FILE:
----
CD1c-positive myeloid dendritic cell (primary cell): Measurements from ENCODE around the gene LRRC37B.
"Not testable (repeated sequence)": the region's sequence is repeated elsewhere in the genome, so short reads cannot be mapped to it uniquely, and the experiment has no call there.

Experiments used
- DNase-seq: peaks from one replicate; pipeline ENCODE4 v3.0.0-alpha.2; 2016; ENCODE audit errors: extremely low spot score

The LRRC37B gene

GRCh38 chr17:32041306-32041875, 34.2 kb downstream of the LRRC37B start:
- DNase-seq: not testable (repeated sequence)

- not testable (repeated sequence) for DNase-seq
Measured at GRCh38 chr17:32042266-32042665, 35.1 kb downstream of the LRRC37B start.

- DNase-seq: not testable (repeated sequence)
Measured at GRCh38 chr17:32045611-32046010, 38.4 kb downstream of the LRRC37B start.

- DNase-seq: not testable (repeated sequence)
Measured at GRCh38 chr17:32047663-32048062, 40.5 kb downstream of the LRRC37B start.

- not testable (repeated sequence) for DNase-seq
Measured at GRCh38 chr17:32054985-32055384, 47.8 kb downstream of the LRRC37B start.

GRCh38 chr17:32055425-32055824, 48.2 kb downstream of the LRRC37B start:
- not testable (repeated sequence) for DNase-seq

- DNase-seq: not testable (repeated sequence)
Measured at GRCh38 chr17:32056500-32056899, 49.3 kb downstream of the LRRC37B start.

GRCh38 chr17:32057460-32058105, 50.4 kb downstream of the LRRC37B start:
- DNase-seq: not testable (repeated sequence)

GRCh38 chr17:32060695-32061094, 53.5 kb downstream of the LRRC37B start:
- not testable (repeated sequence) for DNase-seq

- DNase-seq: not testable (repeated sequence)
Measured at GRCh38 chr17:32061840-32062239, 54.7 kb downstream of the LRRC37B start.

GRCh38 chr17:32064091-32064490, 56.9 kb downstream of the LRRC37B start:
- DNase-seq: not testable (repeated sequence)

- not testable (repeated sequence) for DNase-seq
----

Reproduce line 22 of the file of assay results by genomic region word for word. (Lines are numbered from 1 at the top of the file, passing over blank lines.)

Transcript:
GRCh38 chr17:32060695-32061094, 53.5 kb downstream of the LRRC37B start: